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In Egypt, you're better off Jewish than Bahai
Published in Daily News Egypt on 07 - 12 - 2006

CAIRO: At the heart of every bureaucratic function of government in Egypt is the National Identity card. Whether access to education, employment, financial services, health care or assorted government dealings the bitaqa is an absolute necessity.
Egyptian law decrees that every citizen should carry the ID on their person at all times. Police are allowed to ask anyone at any time for it, and are permitted to detain those who don t present one when requested.
In the early nineties, the government digitized the whole National ID system, in an effort to counter the then looming terrorism threat and also because it was about time.
An identity card is issued with a person s religion clearly marked but the state recognizes three religions only: Islam, Christianity and Judaism, and it is only those that can be recorded on the card. With the old IDs this could be left blank.
This is no longer possible with the newer, electronic versions.
This has posed serious challenges to followers of religions other than the three main monotheistic faiths.
The Bahais, followers of a nineteenth century Persian nobleman named Baha u llah who they consider to be a messenger of God, are one such community facing increasing political and socio-economic entanglements in Egypt.
On principle, the Bahais have refused to affiliate themselves to any of the state-recognized religions on the IDs and therefore do not carry the new cards.
They don t have birth certificates either or any other official documents that require one to state their religious affiliation.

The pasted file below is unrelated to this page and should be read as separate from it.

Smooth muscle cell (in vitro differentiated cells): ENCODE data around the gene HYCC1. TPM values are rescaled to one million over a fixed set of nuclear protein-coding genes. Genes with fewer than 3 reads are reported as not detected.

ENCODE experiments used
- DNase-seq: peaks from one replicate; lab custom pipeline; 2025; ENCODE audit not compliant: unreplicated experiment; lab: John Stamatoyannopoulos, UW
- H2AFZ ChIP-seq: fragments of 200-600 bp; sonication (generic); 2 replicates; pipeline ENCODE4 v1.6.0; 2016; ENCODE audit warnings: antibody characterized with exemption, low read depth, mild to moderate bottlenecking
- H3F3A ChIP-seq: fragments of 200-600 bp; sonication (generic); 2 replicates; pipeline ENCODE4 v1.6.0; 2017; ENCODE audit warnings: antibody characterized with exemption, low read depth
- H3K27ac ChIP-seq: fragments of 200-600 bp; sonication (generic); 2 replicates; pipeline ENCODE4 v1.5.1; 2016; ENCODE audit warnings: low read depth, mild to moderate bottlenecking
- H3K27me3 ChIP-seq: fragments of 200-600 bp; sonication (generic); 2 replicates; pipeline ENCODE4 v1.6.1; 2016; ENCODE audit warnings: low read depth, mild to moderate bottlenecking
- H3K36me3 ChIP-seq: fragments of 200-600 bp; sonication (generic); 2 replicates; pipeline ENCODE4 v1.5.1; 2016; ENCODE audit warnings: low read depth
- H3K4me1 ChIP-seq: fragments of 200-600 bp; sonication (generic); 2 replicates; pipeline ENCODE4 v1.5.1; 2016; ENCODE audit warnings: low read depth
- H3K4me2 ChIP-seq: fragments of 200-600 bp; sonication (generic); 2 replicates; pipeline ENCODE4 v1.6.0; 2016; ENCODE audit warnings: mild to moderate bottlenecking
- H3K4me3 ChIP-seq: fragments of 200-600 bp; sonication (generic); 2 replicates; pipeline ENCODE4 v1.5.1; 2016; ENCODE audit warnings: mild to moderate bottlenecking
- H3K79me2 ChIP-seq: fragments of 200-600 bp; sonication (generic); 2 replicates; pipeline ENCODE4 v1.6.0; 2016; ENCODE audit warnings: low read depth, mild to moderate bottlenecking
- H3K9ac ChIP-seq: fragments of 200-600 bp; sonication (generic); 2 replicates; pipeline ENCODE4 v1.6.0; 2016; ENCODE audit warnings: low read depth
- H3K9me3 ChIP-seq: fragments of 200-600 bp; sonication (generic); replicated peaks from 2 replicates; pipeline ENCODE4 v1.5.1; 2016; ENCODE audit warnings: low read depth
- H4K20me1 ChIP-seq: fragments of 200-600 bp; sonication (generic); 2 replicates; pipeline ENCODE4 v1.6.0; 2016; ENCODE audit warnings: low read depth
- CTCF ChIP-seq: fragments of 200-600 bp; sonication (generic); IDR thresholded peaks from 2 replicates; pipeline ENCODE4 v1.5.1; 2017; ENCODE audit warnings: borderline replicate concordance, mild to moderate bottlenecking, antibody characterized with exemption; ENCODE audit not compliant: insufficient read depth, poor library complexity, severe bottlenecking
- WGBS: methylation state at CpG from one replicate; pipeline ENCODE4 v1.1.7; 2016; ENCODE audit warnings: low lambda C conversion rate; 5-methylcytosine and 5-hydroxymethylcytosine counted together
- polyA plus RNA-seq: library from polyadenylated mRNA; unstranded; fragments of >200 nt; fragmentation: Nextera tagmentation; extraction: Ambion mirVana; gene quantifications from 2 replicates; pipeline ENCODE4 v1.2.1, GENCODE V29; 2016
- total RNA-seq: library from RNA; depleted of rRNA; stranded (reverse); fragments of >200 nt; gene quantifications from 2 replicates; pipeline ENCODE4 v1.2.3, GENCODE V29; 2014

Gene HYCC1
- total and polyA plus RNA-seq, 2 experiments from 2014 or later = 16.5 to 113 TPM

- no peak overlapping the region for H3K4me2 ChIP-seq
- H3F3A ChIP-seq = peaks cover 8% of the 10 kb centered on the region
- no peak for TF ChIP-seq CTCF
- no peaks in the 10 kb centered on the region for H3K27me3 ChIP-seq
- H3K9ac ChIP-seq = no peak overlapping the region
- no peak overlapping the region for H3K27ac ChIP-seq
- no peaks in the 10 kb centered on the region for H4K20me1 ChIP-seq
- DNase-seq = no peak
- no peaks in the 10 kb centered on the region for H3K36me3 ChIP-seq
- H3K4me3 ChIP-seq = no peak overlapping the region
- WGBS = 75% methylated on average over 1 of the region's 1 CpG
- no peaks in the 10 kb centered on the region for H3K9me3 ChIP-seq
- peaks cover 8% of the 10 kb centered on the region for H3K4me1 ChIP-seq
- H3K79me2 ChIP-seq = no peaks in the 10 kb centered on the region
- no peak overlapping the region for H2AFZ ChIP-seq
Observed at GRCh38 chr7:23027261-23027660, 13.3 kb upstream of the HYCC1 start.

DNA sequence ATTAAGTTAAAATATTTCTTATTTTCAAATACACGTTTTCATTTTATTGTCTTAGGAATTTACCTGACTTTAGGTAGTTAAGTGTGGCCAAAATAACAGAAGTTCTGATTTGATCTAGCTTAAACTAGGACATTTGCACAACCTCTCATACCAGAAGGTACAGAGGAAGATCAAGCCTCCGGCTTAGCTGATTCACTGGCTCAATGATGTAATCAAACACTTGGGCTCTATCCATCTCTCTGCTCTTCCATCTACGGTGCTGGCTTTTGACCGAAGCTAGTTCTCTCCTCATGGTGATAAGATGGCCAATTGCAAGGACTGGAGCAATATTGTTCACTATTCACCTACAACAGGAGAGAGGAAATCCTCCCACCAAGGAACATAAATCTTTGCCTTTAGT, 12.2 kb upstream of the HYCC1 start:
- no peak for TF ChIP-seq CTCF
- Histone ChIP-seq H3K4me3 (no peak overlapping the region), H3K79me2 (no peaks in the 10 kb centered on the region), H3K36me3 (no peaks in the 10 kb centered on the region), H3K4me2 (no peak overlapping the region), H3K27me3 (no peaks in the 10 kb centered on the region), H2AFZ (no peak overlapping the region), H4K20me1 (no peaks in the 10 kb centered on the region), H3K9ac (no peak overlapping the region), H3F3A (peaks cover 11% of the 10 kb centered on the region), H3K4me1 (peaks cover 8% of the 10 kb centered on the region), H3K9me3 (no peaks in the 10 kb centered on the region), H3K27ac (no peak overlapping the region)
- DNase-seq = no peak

In April, the Egyptian Administrative Justice Court ruled in favor of two Bahai parents who requested birth certificates for their three daughters because their original ones were confiscated by the Interior Ministry for having them documented as Bahais.
Sharia (Islamic law) prohibits discrimination against non-Muslims, the court decreed.
In addition, it was imperative for the state to recognize the real beliefs of its citizens to administer the appropriate rights and laws unto them. This recognition does not mean that the state endorses Bahaism, the court stated.
The Interior Ministry appealed this ruling, and the First Circuit of the Supreme Administrative Court considered the appeal on Dec. 2. Arguments were heard on Saturday and the court will give a final judgment on Dec. 16th.
Former Deputy Head of Al Azhar and Member of the Islamic Research Council Seif Mahmoud Ashour, backed the government standpoint in an interview with The Daily Star Egypt.
"Bahaism is not a religion, he said, "what we recognize are Islam, Christianity and Judaism. Bahaism is a worldly belief, and not a heavenly religion, it is a man-made creation. We recognize only the heavenly religions.
Ashour added that from an Islamic standpoint "They are allowed to believe what they want, and to exercise their beliefs as they see fit, but the state will not recognize them.
Ashour then launched into a critique of Bahaism saying "We hear they permit incest, that a man can marry his sister, pray with nineteen raq'aa (prostrations), fast nineteen days a year and pray towards Acre (in Israel, resting place of Baha u llah's remains) and not Mecca.
Dr. Labib Iskandar Hanna, a professor of Engineering at Cairo University and a follower of the Bahai faith, disputed much of this rumor-mongering as babble propagated by an ignorant media. In an interview with The Daily Star Egypt he challenged anyone to present one case of incest amongst the Bahai community. He also dismissed the idea of nineteen prostrations in their prayer.